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Supposed we want to calculate the power of: $2^{99999999999999} + 6^{567563535463455555}$
and we have a set of prime numbers $\{x : x \in\mathbb{Z}, \text{ isPrime}(x)\}$


Now its obvious that trying to calculate the power of the above expression is near impossible on computers since there aren't enough bits and memory to represent such a number so we use CRT
I know we have to set up equation in congruence classes and solve the system to retrieve the final value.
For example in the following system
$x ≡ 6\mod 7$
$x ≡ 5\mod 11$
we know that $x$ is $66 \in \dfrac{\mathbb{Z}}{77\mathbb{Z}}$
I'm confused how to apply the problem stated above using the CRT. Can you help me?

Note: CRT refers to Chinese Remainder Theorem.

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    $\begingroup$ It is not clear what you are asking. It seems instead of power in the first line you mean value. Next you are hoping to calculate $2^{99999999999999} + 6^{567563535463455555} \pmod p$ for a set of primes. This is achievable using Fermat's little theorem If you use enough primes, you will get an unambiguous answer, but I don't think that is any easier than just calculating. $\endgroup$ – Ross Millikan Feb 25 '14 at 5:35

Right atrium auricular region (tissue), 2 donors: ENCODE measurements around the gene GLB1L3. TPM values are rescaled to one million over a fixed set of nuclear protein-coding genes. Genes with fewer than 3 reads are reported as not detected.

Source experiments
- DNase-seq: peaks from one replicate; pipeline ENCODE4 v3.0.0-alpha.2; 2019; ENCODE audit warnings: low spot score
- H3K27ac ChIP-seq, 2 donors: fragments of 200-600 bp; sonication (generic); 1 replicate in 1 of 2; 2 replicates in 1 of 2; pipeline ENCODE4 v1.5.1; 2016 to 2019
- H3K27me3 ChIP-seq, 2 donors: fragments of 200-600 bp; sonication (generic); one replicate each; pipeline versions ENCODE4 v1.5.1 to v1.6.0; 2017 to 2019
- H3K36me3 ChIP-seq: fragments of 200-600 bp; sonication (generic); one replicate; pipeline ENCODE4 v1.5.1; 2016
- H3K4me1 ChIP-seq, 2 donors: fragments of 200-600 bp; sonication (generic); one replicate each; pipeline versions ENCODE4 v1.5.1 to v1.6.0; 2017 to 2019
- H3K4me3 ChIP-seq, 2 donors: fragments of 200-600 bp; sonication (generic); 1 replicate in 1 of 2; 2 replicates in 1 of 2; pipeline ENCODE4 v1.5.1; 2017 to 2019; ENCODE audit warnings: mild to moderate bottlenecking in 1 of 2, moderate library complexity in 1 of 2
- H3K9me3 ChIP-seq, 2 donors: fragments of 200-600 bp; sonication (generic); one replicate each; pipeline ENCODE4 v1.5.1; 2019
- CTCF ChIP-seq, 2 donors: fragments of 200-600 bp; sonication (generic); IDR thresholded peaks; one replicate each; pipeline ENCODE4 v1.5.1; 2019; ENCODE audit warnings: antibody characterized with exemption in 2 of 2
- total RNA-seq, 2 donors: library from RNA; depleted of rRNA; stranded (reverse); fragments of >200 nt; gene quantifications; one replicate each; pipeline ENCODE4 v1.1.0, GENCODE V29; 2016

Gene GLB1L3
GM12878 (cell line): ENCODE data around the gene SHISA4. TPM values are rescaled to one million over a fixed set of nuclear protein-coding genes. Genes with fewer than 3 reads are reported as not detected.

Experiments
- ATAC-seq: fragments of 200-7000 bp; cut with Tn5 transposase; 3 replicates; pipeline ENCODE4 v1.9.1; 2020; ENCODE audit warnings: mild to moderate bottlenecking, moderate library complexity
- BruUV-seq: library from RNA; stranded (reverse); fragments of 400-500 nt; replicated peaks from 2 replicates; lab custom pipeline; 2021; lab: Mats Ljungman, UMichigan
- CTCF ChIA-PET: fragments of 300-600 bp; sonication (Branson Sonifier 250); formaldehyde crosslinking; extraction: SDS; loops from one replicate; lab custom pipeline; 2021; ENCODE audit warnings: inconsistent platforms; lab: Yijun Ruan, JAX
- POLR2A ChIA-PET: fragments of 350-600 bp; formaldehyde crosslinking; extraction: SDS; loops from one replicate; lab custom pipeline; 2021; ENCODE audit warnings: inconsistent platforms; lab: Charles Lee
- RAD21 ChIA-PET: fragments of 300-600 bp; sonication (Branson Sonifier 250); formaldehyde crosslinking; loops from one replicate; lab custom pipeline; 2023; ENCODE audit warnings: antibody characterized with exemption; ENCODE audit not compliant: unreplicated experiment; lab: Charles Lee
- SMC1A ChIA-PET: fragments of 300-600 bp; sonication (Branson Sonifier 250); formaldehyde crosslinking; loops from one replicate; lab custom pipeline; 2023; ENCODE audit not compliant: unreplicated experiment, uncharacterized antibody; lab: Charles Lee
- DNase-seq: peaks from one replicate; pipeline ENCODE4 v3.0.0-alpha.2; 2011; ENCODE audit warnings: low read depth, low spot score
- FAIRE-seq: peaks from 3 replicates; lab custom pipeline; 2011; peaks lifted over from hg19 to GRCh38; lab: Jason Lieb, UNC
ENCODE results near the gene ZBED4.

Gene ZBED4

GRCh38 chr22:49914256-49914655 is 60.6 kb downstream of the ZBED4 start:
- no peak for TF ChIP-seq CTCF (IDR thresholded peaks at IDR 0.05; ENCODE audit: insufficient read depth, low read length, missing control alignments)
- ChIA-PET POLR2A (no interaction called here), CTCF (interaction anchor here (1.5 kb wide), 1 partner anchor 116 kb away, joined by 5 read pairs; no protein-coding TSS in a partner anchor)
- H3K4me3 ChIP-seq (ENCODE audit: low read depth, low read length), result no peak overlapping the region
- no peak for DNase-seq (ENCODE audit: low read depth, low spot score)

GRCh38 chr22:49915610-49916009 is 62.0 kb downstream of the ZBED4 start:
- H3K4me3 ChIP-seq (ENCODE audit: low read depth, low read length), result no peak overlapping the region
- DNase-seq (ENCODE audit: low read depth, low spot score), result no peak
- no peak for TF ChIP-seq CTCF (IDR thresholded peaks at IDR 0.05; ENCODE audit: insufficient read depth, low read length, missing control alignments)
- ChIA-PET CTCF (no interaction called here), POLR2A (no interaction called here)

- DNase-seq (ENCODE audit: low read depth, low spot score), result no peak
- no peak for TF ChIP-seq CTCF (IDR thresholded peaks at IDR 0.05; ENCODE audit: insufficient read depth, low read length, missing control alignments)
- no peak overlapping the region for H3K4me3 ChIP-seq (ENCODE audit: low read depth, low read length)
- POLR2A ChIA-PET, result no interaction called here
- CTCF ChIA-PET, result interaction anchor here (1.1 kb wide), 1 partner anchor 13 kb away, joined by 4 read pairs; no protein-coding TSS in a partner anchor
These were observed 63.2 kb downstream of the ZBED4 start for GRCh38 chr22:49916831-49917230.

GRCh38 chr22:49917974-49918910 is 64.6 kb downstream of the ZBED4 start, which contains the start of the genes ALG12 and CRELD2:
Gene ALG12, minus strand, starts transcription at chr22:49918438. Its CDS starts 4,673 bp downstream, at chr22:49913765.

• $\begingroup$ 66 is incorrect. It should be 27. $\endgroup$ – steven gregory Aug 29 '16 at 13:25
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Given a set of primes, $\{p_i \mid i\in[1,k]\}$, compute a basis: A set of integers $b_i$ such that $b_i \cong 1 \mod p_i$ and $b_i \cong 0 \mod p_j$ for $j \neq i$. Since they're primes, they are coprime, so there is a linear combination of them that produces one, and this is what you need to find your basis.

Suppose then that some number, $n$, is simultaneously congruent to $a_i \mod p_i$ for the set of primes. Then $n \cong \left( \sum a_i b_i \right) \mod \prod_{i=1}^k p_i$.

(Watching how all that happens, the basis does act as a matrix to multiply the vector of the various residues.)

Observation: The set of primes must be large enough and/or contain enough primes that the resulting product is smaller than the product of the primes. Otherwise the results "roll over" and you will lose uniqueness (unless you have some additional way to keep track of how many times the result has rolled over. An easy way to do that is add a bigger prime).

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  • $\begingroup$ Got it! thanks a lot! $\endgroup$ – Krimson Feb 25 '14 at 7:31

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